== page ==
Argentine ants dependent on water
A University of California-San Diego study has shown water to be mainly responsible for Argentine ant invasions. David Holway, an assistant professor of biology who conducted the study with graduate student Sean Menke, found Argentine ants in Southern California need wet soil to live and breed. So residents plagued by indoor infestations might find relief by shutting off or substantially limiting the use of outdoor irrigation. The scientists say they were able within a matter of weeks to increase the abundance and encourage the spread of Argentine ants by irrigating normally dry land. Once irrigation ended and soil moisture declined, the researchers found, the number of ants returned to pre-irrigation levels. The dark-brown ants, are about 3 millimetres in length, are thought to have entered the United States aboard ships carrying coffee from Brazil during the 1890s, then expanded throughout California and the southern parts of the United States.
Best Seat in the House
Ever since the Aeron chair became a status symbol at startups, furniture makers and industrial designers have been trying to craft superior seats for the desk-bound. Today's chairs exploit technologies that would flummox a NASA engineer: cellular suspension, back flexors, thermal comfort systems, power mechanisms, form-sensing mesh ... heck, there's even a chair marketed as having a conscience. Though we're not convinced that any of these progressive perches is actually sentient, each can make your workday a whole lot more comfortable, as long as you're willing to put up with co-worker envy and can afford it. The Steelcase Think was less tweakable than most models tested, but it had the remarkable ability to adjust itself to different people. Its wireback flexors provided excellent support and were very comfortable.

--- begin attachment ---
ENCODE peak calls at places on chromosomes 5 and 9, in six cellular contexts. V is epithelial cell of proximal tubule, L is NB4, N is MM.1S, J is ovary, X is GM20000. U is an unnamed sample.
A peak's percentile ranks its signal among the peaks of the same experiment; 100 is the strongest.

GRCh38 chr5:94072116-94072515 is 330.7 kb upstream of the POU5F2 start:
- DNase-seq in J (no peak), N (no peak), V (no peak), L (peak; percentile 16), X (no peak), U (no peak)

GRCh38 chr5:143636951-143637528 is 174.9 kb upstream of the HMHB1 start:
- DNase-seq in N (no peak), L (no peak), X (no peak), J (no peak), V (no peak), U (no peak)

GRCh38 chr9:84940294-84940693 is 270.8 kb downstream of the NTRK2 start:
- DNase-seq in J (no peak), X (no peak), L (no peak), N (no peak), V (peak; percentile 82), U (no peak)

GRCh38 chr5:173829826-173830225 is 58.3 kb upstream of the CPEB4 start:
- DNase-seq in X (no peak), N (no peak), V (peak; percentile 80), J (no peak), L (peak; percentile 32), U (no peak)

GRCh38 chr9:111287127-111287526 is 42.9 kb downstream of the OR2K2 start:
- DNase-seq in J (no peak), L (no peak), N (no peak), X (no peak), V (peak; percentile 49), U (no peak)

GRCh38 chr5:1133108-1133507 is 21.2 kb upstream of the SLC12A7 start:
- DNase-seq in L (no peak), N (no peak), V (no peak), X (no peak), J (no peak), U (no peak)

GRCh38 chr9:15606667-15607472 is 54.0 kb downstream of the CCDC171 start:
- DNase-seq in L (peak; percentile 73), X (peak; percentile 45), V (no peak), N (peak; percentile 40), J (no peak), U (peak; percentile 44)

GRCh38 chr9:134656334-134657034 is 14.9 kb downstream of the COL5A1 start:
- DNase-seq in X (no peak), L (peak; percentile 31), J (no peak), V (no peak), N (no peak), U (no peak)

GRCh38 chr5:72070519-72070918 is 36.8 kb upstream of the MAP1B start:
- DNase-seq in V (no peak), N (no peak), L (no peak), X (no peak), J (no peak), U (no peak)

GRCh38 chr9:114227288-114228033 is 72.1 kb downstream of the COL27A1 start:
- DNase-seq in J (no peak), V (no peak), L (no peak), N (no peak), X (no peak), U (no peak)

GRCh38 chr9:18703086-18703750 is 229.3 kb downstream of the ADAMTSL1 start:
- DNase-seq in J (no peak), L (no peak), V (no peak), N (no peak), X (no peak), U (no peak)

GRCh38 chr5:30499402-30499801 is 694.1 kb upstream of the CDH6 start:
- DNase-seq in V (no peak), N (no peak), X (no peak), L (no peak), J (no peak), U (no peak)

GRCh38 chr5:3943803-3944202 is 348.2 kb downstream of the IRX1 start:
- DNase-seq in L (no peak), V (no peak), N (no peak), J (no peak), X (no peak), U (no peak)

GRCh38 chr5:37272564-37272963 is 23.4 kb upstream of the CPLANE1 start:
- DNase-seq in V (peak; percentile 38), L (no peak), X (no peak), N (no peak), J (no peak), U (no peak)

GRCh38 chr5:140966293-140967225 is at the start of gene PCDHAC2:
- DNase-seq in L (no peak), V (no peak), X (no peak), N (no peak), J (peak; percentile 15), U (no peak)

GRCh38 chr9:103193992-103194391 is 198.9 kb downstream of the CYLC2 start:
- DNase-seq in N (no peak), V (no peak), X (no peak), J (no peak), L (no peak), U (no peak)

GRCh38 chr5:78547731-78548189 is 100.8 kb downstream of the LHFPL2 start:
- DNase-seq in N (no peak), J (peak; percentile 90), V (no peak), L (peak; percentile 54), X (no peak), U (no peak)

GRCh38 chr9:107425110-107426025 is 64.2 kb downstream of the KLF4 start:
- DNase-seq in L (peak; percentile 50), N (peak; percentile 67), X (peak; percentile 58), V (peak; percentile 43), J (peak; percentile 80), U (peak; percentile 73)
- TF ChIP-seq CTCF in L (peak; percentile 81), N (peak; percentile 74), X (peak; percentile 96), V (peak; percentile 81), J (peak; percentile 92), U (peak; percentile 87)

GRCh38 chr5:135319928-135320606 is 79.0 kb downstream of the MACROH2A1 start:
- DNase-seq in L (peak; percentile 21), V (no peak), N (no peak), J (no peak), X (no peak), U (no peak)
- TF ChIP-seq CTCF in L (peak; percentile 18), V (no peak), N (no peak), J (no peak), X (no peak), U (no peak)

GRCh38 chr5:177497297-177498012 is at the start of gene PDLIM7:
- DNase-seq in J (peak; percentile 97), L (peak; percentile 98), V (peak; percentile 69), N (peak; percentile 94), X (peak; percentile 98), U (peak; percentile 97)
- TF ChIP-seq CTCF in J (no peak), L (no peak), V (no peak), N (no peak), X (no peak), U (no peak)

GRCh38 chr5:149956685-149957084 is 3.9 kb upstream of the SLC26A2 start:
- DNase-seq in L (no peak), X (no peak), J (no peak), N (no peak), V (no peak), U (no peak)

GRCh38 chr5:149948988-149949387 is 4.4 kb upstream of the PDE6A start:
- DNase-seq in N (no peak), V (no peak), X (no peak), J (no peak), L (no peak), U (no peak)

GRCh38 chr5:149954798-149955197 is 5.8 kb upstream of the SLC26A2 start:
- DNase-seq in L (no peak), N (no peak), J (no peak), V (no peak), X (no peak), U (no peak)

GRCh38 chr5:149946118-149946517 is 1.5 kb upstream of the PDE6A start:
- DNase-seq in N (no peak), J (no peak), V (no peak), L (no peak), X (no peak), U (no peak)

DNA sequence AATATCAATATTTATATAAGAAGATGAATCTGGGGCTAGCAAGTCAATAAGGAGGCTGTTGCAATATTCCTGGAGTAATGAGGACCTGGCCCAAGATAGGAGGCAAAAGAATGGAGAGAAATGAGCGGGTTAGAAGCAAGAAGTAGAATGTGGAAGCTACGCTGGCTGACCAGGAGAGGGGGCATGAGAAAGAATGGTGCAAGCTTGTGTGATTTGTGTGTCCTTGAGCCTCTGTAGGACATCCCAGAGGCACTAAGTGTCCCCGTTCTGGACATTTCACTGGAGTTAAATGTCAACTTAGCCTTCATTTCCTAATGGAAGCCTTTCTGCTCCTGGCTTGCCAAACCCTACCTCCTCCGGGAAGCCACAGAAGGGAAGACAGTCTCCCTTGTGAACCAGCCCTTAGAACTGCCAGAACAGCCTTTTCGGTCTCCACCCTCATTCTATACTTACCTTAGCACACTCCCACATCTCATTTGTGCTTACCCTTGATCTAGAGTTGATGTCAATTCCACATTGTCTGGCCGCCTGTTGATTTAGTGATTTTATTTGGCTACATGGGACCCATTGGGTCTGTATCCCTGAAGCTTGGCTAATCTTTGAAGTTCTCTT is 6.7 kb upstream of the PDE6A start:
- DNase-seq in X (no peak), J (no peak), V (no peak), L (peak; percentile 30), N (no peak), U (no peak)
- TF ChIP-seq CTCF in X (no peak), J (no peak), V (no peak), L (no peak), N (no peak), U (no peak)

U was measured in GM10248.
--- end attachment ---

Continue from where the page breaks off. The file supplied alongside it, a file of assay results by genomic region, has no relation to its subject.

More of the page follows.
Feels sensational, says robot finger
Robots can reach people trapped under a collapsed building, fire weapons and even perform brain surgery, but they still struggle to pick a coin up off the ground. That's because although robotic hands are remarkably dextrous, they can't "feel" where one surface ends and another begins. A new robotic finger developed by Koh Hosoda and colleagues at Osaka University in Japan can distinguish between different materials, such as paper, cork, vinyl or wood, just by touching their surfaces. It does this using sensors to assess the texture and friction of each material. The finger has been designed to more closely resemble the structure of a human finger, with strain sensors distributed at different depths throughout its silicone "flesh".
Ethanol Hybrid Passes on Gas
GM today unveiled a Saab concept vehicle that runs on ethanol and battery power. When combining the power sources, the car can produce three times as much torque as a gasoline vehicle and it cuts the 0-60 speed by almost two seconds, according to GM. The BioPower Hybrid can be switched to city mode to run purely on electricity for short trips. The vehicle has two electric motors, including one in the back to drive the rear wheels. Saab is currently selling a flex-fuel version of the BioPower in Sweden.